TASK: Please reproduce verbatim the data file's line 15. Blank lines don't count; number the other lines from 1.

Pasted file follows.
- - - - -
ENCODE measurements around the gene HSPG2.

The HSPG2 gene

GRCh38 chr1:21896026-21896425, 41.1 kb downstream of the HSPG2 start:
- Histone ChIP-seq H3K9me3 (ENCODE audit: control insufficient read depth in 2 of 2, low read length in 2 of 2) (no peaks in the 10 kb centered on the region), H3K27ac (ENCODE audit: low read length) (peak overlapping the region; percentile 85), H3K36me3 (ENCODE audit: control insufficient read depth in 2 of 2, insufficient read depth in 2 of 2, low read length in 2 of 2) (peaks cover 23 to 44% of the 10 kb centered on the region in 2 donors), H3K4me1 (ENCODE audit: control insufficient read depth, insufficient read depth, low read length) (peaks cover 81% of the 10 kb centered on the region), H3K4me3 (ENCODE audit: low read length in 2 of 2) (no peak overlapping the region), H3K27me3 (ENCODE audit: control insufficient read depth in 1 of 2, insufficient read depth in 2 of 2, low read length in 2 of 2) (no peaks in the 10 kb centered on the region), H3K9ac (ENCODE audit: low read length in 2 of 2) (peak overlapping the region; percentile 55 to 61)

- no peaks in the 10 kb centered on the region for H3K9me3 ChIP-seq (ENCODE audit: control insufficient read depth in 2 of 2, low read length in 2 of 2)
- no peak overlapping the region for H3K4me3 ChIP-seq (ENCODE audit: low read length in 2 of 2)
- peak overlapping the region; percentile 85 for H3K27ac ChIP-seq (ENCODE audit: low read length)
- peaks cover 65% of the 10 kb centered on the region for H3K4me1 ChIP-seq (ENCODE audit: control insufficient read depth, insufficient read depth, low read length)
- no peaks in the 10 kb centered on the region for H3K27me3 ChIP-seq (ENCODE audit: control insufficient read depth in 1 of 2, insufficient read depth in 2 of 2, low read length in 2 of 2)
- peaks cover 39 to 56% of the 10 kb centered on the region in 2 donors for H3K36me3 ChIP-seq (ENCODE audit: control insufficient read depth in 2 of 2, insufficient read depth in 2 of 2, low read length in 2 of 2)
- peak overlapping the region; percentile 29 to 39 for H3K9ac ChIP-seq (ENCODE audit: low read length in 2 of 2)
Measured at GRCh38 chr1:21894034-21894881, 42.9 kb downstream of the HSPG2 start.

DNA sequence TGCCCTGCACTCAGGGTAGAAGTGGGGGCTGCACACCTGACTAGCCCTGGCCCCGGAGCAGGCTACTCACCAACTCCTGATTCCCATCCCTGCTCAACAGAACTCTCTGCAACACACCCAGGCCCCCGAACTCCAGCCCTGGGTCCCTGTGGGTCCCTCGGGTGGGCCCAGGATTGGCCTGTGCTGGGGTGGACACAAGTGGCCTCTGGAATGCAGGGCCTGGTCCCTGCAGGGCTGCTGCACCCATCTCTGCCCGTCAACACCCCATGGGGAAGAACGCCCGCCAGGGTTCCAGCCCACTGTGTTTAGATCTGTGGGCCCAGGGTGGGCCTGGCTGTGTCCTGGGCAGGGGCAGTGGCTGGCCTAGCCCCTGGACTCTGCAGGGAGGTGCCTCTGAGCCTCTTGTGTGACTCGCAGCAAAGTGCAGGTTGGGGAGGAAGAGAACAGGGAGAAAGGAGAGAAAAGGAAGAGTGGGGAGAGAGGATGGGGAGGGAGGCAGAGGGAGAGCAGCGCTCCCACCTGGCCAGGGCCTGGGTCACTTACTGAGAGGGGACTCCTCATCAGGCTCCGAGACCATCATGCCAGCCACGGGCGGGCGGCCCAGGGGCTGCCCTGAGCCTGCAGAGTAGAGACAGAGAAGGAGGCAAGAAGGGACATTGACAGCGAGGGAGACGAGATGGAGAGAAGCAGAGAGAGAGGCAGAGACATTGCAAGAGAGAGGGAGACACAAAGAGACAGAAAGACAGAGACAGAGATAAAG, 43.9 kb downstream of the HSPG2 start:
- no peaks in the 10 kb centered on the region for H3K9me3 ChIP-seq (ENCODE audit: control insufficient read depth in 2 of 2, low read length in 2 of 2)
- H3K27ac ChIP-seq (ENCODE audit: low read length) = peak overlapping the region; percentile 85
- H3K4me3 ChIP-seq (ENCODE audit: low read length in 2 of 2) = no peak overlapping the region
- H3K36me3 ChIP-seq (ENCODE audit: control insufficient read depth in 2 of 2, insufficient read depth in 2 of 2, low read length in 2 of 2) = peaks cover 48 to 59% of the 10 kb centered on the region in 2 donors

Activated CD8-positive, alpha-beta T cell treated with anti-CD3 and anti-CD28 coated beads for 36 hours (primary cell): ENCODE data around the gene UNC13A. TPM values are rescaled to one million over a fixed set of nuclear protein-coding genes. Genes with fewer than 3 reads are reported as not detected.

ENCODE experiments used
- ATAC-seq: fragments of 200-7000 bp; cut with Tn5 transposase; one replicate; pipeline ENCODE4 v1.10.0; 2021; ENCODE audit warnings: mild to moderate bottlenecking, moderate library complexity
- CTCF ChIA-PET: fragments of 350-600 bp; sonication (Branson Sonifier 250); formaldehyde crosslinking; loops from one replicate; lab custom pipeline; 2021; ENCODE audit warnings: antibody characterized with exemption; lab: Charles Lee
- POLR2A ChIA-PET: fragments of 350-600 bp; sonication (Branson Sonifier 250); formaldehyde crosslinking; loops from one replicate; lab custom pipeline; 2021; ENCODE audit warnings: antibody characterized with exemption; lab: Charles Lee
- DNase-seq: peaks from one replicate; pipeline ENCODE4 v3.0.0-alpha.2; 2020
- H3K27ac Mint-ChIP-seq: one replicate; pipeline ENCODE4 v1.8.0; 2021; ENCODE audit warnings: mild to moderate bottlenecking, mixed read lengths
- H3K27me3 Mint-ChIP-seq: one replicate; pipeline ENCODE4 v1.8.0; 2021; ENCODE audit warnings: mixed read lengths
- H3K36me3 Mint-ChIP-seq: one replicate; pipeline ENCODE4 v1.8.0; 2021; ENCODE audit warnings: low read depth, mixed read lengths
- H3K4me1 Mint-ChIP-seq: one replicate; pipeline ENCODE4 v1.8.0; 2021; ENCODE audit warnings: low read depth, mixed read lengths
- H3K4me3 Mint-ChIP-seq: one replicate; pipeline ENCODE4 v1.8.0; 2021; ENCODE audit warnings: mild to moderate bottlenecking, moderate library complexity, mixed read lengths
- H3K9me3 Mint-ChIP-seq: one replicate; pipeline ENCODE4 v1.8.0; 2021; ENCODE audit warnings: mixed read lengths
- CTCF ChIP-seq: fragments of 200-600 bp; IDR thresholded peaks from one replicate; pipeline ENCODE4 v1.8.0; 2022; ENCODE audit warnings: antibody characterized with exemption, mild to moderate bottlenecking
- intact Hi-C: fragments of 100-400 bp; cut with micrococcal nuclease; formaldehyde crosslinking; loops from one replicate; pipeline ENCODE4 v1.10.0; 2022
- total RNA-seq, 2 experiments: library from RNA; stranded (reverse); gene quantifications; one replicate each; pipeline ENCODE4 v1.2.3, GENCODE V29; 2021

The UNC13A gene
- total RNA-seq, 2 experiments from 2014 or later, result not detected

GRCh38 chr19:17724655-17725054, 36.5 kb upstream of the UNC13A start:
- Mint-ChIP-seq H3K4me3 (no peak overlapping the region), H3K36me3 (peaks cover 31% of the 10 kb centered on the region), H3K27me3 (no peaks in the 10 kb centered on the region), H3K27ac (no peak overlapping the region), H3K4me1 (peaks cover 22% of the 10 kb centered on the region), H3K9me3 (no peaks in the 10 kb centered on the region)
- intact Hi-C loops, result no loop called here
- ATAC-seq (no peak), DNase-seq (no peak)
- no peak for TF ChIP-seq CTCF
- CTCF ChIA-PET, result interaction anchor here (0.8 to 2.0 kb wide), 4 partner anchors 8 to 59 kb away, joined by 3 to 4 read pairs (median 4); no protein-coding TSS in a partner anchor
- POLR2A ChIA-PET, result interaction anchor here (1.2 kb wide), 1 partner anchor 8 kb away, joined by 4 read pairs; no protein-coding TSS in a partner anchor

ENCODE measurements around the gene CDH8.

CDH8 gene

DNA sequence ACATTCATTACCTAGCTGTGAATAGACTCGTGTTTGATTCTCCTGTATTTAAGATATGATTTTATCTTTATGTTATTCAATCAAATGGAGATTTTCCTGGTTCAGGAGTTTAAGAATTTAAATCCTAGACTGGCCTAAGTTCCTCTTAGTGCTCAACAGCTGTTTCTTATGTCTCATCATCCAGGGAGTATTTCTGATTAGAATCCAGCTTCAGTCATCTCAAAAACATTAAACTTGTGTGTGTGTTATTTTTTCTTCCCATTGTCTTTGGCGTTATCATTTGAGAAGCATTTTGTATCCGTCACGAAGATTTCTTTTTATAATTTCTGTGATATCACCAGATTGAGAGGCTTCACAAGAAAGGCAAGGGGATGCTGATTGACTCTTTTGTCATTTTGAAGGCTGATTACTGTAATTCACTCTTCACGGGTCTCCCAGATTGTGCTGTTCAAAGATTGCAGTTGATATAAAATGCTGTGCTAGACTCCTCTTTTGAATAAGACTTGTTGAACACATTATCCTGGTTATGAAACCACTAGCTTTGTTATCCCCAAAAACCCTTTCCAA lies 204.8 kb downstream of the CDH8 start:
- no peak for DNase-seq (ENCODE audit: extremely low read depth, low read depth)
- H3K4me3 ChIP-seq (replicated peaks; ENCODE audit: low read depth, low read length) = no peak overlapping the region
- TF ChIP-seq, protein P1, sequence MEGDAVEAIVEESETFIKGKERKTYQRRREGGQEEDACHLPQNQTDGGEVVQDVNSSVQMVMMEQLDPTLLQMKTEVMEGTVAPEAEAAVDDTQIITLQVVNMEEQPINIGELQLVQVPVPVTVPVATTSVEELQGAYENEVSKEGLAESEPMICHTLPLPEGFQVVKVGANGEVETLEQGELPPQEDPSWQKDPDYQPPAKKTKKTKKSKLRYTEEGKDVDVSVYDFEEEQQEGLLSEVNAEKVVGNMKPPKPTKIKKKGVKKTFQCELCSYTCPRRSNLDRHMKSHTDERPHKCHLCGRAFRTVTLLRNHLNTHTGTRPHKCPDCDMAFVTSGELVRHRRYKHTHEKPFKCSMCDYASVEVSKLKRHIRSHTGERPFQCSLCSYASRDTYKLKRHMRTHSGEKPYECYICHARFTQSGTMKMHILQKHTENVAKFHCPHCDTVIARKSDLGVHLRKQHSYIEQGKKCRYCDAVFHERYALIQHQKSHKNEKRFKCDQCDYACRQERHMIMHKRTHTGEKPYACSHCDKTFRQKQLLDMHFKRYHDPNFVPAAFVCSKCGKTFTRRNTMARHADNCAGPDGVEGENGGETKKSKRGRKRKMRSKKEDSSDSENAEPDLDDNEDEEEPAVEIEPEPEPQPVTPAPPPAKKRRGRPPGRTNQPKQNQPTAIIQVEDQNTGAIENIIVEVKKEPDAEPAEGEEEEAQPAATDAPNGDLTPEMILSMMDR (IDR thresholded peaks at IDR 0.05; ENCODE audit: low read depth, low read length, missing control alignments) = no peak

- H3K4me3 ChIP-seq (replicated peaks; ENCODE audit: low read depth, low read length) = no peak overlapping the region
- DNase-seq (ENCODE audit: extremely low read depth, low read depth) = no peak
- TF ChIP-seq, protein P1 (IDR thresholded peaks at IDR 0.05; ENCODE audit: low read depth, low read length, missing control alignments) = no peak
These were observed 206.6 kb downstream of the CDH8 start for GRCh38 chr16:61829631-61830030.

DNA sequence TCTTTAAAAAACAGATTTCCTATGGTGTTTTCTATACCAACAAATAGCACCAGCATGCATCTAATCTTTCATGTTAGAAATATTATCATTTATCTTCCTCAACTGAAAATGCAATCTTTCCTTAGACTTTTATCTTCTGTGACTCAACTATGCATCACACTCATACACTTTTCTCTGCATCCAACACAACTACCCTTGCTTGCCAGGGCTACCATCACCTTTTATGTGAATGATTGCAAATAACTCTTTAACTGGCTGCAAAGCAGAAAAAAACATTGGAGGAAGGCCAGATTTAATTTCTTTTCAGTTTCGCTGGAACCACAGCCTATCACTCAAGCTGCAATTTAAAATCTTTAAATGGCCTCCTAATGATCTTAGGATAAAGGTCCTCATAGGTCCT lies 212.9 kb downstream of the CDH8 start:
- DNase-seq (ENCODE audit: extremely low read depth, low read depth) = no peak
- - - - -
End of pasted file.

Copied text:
- H3K27ac ChIP-seq (ENCODE audit: low read length) = peak overlapping the region; percentile 85